The ‘baton’ convention, February 1909

Published in 20th-century / Contemporary History, Features, Home Rule, Issue 1(Jan/Feb 2012), Volume 20

The ‘baton’ convention of the UIL, 9 February 1909, as depicted in the O’Brienite/Healyite Irish Independent—‘An organised attempt was made by a band of rowdies and Ribbonmen, imported from Belfast and armed with bludgeons, to prevent Mr O’Brien, Mr Tomas O’Donnell, and Father Clancey from being heard at the Convention on Tuesday’.

The ‘baton’ convention of the UIL, 9 February 1909, as depicted in the O’Brienite/Healyite Irish Independent—‘An organised attempt was made by a band of rowdies and Ribbonmen, imported from Belfast and armed with bludgeons, to prevent Mr O’Brien, Mr Tomas O’Donnell, and Father Clancey from being heard at the Convention on Tuesday’.

Devlin’s use of the AOH to enforce party discipline reached its zenith at the ‘baton’ convention of 9 February 1909, called to consider, or to enforce the acceptance of, Birrell’s land bill. The main victim was William O’Brien, ironically the founder of the UIL, opponent of the land bill and supporter of a more conciliatory outlook towards unionists. O’Brien described how the UIL ‘Molly Maguire’ Convention refused him a hearing by means of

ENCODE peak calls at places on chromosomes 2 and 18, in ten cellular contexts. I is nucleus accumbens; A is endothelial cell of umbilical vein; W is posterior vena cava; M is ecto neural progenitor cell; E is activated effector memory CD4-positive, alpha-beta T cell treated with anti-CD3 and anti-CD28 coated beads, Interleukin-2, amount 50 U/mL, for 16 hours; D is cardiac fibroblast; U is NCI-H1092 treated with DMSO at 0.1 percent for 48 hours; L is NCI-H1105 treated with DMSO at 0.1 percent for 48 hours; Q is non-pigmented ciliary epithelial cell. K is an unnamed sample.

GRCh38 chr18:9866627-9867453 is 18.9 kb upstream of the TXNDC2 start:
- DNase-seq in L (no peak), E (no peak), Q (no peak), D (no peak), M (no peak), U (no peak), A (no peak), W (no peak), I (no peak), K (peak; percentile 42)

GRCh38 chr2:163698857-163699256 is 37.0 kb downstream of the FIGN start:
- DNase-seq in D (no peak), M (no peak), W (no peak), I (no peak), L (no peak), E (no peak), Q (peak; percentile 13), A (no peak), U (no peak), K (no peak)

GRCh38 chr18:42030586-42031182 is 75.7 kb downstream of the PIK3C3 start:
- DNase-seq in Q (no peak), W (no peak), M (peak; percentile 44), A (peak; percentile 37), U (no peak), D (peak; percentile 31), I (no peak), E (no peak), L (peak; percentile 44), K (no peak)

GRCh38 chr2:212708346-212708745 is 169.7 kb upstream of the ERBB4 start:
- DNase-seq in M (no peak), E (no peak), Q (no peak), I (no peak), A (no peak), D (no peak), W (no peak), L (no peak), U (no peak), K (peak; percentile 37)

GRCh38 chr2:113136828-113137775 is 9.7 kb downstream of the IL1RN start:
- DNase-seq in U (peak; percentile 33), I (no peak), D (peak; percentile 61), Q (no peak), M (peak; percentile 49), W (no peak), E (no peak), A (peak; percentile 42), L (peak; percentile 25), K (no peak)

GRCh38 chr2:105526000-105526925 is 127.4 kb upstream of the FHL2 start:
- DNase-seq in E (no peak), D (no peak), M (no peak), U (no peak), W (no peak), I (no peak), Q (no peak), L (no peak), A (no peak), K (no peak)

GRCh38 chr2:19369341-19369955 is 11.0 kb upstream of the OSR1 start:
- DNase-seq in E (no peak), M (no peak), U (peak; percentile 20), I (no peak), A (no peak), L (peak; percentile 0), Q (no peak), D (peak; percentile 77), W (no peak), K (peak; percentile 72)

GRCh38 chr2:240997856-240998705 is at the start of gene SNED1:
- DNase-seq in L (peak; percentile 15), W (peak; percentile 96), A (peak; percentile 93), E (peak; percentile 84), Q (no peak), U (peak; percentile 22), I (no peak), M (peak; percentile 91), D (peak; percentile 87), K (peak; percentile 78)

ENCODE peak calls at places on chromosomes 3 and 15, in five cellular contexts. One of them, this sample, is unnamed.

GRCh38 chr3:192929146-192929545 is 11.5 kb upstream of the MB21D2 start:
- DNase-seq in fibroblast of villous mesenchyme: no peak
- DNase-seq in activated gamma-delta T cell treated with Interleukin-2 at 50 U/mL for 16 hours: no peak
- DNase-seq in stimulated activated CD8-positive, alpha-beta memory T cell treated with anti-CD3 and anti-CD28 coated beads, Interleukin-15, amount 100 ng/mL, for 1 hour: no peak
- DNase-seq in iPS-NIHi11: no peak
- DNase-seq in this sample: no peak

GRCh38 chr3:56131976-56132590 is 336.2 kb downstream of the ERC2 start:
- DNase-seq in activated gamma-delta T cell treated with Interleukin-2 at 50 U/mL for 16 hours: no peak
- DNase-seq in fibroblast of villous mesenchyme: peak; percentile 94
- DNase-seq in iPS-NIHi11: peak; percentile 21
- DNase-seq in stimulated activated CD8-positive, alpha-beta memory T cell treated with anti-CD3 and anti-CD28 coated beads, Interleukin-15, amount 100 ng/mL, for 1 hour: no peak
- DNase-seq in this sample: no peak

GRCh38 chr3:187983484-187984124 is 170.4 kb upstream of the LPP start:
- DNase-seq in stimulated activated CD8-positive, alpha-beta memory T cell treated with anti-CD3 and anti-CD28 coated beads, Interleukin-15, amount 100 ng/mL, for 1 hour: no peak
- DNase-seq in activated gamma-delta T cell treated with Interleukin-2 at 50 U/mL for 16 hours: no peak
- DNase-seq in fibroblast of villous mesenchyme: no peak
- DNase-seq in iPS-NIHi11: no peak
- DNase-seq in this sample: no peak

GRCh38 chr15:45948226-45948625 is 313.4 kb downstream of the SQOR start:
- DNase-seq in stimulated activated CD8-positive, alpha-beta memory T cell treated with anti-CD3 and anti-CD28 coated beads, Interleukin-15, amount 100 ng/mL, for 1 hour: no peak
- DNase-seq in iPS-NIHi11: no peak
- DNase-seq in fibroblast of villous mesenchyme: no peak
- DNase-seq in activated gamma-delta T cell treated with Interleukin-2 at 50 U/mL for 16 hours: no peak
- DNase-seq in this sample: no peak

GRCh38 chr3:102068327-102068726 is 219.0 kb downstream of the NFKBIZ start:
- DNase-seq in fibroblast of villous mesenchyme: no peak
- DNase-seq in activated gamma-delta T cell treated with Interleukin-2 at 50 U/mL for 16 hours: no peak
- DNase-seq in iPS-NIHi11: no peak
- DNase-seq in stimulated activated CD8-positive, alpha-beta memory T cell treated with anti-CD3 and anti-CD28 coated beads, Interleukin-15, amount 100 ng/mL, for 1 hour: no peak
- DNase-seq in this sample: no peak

‘one hundred and fifty “stewards” from Belfast . . . [who] arrived by special train and were marched in military order to the Mansion House . . . Two sack-fulls of policemen’s batons had been already distributed to knots of “special constables” recruited for service within the hall at an honorarium of ten shillings apiece . . . The whole guillotine process was over within a minute, and Molly Maguire yelled her joy over the death . . . of Free Speech with her thousand throats and the rattle of her thousand “hazels”.’
Paul Bew argues that Hibernian opposition to William O’Brien emerged from the Ulstermen’s repugnance to O’Brien’s toleration of unionism. O’Brien’s crime was not his conciliatory position, although this was the justification given to the Hibernians. Rather, his offence was to challenge the authority of the two Johns and Joe.

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